review identifies strengths and weaknesses of Public Participation Network structures
the department to work with stakeholders to identify priorities and guide future action
Minister for Community Development and Charities, Joe O’Brien, has published the independent review of the Public Participation Networks (PPNs), fulfilling a commitment made in the Programme for Government.
The review of Public Participation Network structures, commissioned by the Department of Rural and Community Development, was conducted by Mazars.
It evaluated current structures to identify any challenges as well as opportunities for further strengthening and enhancing Participation Networks.
Speaking about the publication of the review, Minister O’Brien said:
“I am delighted to publish the independent review of Public Participation Network structures today. It is the product of extensive stakeholder consultation and input. I am pleased to say that over 650 individuals inputted into the process, taking part in a survey, focus groups, and providing written submissions. This speaks to the passion and energy of all those involved in the Participation Networks, who often go above and beyond in working on behalf of their communities across Ireland.”
The review identified the strengths of the Public Participation Network, such as:
it gives communities access to decision makers that would not otherwise be possible
provides a voice for communities in local decision-making
creates strong relationships between stakeholders
it delivers ongoing communication, engagement and information-sharing
It also identified a number of areas where improvements can be made and has made recommendations to address these.
Key recommendations include clarifying roles and responsibilities, ensuring independence is maintained, and providing more proactive and coordinated HR support for Participation Network staff.
The review also recommended introducing a national Public Participation Network coordination structure, which would engage with local development and representation structures such as the local development companies, the Older People’s Councils and Comhairle na nÓg.
Minister O’Brien added:
“I am eager to encourage greater diversity among those taking part in Participation Networks, and in particular in supporting young people to become involved. In keeping with the participative ethos of the Public Participation Networks, my department will now work with the stakeholders to develop a roadmap to guide the implementation process. We look forward to moving together to strengthen the Participation Network structures so they can further contribute to our vibrant local government sector.”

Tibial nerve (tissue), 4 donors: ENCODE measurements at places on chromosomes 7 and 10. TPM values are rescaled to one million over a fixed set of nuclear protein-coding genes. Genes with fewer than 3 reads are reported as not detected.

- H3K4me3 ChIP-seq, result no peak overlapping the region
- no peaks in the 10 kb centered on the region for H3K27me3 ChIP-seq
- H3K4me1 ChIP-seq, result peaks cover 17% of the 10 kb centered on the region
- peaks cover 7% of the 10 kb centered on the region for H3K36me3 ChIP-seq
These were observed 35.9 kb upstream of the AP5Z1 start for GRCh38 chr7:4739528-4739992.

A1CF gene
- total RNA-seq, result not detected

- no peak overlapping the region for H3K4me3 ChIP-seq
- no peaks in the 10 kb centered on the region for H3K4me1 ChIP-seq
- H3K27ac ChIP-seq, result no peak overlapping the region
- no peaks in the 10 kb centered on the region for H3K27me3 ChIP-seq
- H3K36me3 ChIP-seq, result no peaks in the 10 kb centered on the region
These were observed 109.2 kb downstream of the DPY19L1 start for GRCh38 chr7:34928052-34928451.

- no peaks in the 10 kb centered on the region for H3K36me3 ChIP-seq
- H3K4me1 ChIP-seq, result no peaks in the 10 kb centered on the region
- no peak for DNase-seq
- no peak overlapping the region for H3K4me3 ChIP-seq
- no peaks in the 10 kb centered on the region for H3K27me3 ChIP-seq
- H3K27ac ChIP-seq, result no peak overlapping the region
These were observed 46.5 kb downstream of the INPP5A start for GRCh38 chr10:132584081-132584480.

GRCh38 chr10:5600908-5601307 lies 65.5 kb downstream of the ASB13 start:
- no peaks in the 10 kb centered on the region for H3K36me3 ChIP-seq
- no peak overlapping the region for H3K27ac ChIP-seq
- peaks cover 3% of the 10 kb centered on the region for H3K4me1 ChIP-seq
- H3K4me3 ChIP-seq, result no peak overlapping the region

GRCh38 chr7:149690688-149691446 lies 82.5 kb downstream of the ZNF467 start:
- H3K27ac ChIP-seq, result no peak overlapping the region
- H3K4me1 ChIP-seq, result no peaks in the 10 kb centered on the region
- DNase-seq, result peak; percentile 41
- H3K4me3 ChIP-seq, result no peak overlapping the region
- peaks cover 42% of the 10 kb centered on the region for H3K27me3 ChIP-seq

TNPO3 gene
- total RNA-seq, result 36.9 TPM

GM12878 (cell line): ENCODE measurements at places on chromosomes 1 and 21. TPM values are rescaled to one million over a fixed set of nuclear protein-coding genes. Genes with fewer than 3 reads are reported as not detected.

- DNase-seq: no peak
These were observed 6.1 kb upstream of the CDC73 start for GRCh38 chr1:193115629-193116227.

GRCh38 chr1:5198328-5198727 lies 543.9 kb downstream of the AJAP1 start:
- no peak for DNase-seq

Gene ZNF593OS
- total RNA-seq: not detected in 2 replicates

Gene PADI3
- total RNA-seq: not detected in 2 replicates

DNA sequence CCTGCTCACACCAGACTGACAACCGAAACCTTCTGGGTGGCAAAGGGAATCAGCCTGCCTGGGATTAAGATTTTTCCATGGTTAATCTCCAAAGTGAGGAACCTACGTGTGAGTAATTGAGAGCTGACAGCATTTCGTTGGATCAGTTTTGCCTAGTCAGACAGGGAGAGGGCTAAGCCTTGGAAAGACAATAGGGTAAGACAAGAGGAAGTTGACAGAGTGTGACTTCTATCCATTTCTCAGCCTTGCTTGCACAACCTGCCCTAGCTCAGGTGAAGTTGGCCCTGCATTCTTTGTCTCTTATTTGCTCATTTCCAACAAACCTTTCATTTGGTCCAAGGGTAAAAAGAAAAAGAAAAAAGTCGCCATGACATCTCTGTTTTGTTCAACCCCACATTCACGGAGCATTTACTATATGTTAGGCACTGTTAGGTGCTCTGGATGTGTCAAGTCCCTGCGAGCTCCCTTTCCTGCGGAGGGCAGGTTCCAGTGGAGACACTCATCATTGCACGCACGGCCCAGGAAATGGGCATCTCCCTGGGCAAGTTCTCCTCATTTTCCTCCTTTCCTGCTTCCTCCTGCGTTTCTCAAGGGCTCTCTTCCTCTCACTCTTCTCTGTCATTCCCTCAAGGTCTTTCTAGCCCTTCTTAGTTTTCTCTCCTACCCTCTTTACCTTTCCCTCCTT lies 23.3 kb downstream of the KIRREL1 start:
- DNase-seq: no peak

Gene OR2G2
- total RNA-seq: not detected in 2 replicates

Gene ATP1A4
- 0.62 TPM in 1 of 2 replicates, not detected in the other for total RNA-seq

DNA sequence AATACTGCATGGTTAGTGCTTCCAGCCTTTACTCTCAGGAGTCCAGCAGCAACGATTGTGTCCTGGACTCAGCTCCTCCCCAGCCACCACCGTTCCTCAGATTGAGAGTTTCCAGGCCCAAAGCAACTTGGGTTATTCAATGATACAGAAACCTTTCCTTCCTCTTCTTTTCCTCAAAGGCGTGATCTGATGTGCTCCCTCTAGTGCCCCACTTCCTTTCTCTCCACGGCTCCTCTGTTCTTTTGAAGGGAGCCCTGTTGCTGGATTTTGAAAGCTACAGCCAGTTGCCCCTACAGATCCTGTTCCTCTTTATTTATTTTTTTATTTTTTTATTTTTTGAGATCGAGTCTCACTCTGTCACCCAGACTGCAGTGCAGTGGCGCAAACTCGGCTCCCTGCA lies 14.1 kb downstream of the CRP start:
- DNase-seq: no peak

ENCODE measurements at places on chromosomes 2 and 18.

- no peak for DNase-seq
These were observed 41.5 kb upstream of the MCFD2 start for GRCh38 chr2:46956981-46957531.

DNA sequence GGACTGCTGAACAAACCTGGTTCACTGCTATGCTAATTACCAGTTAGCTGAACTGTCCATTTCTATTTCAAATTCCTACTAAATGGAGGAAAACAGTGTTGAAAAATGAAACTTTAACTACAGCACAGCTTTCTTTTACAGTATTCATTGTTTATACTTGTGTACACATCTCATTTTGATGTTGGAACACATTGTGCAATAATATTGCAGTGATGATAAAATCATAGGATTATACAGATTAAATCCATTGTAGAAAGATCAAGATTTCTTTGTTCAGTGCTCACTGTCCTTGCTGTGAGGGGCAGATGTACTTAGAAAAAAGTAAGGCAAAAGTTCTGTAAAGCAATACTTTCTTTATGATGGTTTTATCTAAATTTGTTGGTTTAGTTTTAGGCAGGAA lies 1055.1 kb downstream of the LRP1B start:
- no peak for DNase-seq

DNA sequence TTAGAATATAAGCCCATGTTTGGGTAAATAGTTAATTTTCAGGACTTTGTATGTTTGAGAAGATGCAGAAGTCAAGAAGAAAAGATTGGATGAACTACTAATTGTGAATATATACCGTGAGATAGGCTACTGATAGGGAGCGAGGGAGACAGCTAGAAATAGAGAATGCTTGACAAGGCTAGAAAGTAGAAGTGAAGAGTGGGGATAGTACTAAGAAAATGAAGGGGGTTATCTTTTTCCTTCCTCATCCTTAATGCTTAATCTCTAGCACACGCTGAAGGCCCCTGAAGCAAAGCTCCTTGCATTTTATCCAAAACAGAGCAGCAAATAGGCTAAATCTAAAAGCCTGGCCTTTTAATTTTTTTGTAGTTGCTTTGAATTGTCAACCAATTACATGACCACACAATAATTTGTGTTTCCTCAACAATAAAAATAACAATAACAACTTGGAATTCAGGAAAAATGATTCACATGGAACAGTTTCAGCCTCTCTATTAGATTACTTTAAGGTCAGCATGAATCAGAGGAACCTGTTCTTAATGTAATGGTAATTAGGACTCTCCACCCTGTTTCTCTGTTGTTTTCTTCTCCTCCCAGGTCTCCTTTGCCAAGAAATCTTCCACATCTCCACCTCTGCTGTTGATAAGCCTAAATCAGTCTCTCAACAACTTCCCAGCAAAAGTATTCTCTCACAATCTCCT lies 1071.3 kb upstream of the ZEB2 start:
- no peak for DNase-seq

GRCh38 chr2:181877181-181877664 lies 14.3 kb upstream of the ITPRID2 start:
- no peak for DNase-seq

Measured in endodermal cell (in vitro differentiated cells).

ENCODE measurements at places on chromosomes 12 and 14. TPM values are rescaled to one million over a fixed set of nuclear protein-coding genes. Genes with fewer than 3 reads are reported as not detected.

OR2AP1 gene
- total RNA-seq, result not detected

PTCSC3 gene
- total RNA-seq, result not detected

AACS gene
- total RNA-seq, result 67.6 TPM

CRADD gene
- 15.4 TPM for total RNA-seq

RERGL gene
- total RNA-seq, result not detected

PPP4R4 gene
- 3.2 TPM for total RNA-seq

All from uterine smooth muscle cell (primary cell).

The Department of Rural and Community Development will now work with stakeholders to develop an implementation roadmap to guide any changes to Public Participation Network structures.
Participatory and co-design processes will be used to prioritise recommendations based on stakeholder input, and to ensure a diverse range of views and representatives are involved.
This initiative forms part of a range of measures being undertaken by the department to support the community and voluntary sector, and to empower thriving, sustainable communities across Ireland.
Other notable actions include the publication of the General Scheme for the Charities (Amendment) Bill in April 2022, which aims to improve the ability of the Charities Regulator to conduct its statutory functions.
It will also ensure more proportionate regulation leading to greater public trust and confidence in the charities sector.
The recent establishment of The National Advisory Group on the Development of a Government Policy on Philanthropy in Ireland will also support the sector.
Public Participation Networks (PPNs) were set up on foot of the 2014 Report of the Working Group on Citizen Engagement with Local Government.
A Public Participation Network
is a network that allows local authorities to connect with community groups around the country. The primary function of the PPN is to provide representation for the community sector in Local Authority policymaking structures, giving local volunteers a greater say in local government decisions which affect their own communities. The PPN is the 'go to' for all local authorities who wish to benefit from community and voluntary expertise in their area.
A “root and branch” review of PPN structures was conducted by an independent contractor (Mazars) in 2021 to evaluate the current structures in place. The purpose of the review was to:
assess the operation of the network to date against the overall objectives as outlined in the 2014 Report
identify opportunities for further strengthening and enhancing PPNs
make recommendations as to how to build on existing strengths and support the future development of PPNs
focus on highlighting examples of best practice already in operation and provide recommendations on how these could be replicated across the network where appropriate
The report outlines findings in respect of the PPN structures and also puts forward recommendations aimed at improving them and addressing some of the current challenges.
The review also fulfils the Programme for Government commitment to ‘Carry out a comprehensive review of PPNs to ensure that they are fit for purpose for climate action and community development.’